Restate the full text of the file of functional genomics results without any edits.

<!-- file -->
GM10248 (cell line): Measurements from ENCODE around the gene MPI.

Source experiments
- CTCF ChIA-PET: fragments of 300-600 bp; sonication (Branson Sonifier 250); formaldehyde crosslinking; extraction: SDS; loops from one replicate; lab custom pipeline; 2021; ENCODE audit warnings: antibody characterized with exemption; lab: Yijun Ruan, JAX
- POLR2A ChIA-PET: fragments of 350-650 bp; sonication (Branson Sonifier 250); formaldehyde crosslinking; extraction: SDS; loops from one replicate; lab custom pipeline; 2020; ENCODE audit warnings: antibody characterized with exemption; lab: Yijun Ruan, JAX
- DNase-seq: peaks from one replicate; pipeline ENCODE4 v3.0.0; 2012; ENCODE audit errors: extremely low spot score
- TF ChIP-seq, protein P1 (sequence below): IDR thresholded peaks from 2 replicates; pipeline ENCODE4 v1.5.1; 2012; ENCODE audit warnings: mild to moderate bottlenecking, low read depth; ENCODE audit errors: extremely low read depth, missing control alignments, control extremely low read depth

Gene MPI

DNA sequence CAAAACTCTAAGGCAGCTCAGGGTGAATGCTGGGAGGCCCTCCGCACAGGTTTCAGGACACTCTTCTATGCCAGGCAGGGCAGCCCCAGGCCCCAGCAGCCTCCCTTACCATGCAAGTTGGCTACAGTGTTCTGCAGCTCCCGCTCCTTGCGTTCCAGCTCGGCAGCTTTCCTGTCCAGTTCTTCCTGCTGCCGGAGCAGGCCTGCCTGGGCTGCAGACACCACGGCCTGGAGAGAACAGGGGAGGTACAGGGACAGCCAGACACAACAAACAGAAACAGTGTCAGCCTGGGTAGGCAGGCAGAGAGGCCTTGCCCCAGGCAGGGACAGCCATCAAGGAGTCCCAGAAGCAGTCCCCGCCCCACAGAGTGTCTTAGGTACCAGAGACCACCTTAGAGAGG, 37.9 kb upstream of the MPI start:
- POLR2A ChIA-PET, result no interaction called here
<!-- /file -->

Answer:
GM10248 (cell line): Measurements from ENCODE around the gene MPI.

Source experiments
- CTCF ChIA-PET: fragments of 300-600 bp; sonication (Branson Sonifier 250); formaldehyde crosslinking; extraction: SDS; loops from one replicate; lab custom pipeline; 2021; ENCODE audit warnings: antibody characterized with exemption; lab: Yijun Ruan, JAX
- POLR2A ChIA-PET: fragments of 350-650 bp; sonication (Branson Sonifier 250); formaldehyde crosslinking; extraction: SDS; loops from one replicate; lab custom pipeline; 2020; ENCODE audit warnings: antibody characterized with exemption; lab: Yijun Ruan, JAX
- DNase-seq: peaks from one replicate; pipeline ENCODE4 v3.0.0; 2012; ENCODE audit errors: extremely low spot score
- TF ChIP-seq, protein P1 (sequence below): IDR thresholded peaks from 2 replicates; pipeline ENCODE4 v1.5.1; 2012; ENCODE audit warnings: mild to moderate bottlenecking, low read depth; ENCODE audit errors: extremely low read depth, missing control alignments, control extremely low read depth

Gene MPI

DNA sequence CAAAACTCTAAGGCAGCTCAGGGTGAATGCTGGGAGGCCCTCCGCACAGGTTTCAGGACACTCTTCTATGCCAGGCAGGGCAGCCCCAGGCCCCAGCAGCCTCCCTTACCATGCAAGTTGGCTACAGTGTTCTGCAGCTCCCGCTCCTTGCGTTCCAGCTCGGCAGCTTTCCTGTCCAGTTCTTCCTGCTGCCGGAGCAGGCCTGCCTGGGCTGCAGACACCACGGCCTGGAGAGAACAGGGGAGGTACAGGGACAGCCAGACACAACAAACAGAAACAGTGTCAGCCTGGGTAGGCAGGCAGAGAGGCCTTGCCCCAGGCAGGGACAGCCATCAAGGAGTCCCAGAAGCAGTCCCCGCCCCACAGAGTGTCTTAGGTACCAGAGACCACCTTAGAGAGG, 37.9 kb upstream of the MPI start:
- POLR2A ChIA-PET, result no interaction called here